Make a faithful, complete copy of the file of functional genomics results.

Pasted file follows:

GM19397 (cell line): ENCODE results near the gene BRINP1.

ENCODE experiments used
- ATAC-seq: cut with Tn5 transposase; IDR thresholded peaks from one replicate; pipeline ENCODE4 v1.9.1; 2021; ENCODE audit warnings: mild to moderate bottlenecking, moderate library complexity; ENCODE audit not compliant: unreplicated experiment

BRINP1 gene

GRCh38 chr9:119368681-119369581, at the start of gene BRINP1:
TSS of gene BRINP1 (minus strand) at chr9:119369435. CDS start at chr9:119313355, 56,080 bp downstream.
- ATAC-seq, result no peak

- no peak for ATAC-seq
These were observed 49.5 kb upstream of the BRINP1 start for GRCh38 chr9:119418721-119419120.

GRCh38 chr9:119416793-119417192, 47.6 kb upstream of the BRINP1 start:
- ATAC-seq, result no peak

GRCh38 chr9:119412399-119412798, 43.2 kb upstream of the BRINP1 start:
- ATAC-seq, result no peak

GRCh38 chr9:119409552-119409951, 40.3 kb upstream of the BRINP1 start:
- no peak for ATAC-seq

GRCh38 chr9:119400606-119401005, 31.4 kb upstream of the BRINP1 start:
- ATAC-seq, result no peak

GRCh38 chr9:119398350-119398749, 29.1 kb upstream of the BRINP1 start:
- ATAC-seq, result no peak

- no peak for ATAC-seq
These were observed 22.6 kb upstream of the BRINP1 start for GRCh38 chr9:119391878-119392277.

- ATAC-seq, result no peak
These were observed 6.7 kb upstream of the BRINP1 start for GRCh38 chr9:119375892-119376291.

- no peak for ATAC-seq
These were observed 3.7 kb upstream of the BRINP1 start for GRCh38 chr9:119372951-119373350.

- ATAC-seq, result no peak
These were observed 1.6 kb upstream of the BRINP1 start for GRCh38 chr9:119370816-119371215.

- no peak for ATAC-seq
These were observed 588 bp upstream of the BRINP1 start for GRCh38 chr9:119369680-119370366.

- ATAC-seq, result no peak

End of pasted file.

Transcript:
GM19397 (cell line): ENCODE results near the gene BRINP1.

ENCODE experiments used
- ATAC-seq: cut with Tn5 transposase; IDR thresholded peaks from one replicate; pipeline ENCODE4 v1.9.1; 2021; ENCODE audit warnings: mild to moderate bottlenecking, moderate library complexity; ENCODE audit not compliant: unreplicated experiment

BRINP1 gene

GRCh38 chr9:119368681-119369581, at the start of gene BRINP1:
TSS of gene BRINP1 (minus strand) at chr9:119369435. CDS start at chr9:119313355, 56,080 bp downstream.
- ATAC-seq, result no peak

- no peak for ATAC-seq
These were observed 49.5 kb upstream of the BRINP1 start for GRCh38 chr9:119418721-119419120.

GRCh38 chr9:119416793-119417192, 47.6 kb upstream of the BRINP1 start:
- ATAC-seq, result no peak

GRCh38 chr9:119412399-119412798, 43.2 kb upstream of the BRINP1 start:
- ATAC-seq, result no peak

GRCh38 chr9:119409552-119409951, 40.3 kb upstream of the BRINP1 start:
- no peak for ATAC-seq

GRCh38 chr9:119400606-119401005, 31.4 kb upstream of the BRINP1 start:
- ATAC-seq, result no peak

GRCh38 chr9:119398350-119398749, 29.1 kb upstream of the BRINP1 start:
- ATAC-seq, result no peak

- no peak for ATAC-seq
These were observed 22.6 kb upstream of the BRINP1 start for GRCh38 chr9:119391878-119392277.

- ATAC-seq, result no peak
These were observed 6.7 kb upstream of the BRINP1 start for GRCh38 chr9:119375892-119376291.

- no peak for ATAC-seq
These were observed 3.7 kb upstream of the BRINP1 start for GRCh38 chr9:119372951-119373350.

- ATAC-seq, result no peak
These were observed 1.6 kb upstream of the BRINP1 start for GRCh38 chr9:119370816-119371215.

- no peak for ATAC-seq
These were observed 588 bp upstream of the BRINP1 start for GRCh38 chr9:119369680-119370366.

- ATAC-seq, result no peak